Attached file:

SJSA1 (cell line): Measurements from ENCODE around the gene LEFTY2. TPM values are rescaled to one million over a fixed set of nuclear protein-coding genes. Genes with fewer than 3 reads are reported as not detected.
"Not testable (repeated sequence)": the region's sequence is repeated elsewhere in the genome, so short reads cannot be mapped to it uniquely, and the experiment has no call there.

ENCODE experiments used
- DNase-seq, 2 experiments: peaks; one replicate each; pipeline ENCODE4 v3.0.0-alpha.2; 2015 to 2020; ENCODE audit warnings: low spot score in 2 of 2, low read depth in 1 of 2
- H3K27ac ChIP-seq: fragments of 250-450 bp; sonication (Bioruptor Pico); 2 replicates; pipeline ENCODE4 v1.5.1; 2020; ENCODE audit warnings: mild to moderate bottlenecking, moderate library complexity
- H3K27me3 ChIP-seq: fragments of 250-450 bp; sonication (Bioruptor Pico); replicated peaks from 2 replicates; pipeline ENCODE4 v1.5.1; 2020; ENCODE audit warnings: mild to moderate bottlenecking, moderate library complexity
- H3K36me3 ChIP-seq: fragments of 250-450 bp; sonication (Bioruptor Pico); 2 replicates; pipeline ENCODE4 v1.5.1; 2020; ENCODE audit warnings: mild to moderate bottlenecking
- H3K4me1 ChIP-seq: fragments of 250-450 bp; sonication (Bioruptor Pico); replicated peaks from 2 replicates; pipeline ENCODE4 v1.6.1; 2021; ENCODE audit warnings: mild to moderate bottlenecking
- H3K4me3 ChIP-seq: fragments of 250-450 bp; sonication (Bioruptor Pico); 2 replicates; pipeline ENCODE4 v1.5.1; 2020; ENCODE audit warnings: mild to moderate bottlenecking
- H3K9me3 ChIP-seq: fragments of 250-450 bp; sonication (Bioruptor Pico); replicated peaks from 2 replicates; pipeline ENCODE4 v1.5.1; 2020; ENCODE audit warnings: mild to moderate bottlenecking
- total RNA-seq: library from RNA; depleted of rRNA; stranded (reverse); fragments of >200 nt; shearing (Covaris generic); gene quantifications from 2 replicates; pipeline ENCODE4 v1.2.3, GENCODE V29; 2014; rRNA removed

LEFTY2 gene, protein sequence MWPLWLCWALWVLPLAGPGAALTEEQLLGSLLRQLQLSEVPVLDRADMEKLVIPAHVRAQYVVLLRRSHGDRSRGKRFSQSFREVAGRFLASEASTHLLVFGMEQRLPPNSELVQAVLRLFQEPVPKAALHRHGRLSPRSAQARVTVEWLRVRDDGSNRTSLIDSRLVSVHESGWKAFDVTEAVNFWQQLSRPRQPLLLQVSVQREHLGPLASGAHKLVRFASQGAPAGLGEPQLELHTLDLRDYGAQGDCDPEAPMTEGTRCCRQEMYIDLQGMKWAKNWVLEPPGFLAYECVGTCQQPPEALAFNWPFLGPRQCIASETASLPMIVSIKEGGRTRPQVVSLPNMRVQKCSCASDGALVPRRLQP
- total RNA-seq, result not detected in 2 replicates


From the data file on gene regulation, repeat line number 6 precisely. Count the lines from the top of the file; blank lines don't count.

- H3K27me3 ChIP-seq: fragments of 250-450 bp; sonication (Bioruptor Pico); replicated peaks from 2 replicates; pipeline ENCODE4 v1.5.1; 2020; ENCODE audit warnings: mild to moderate bottlenecking, moderate library complexity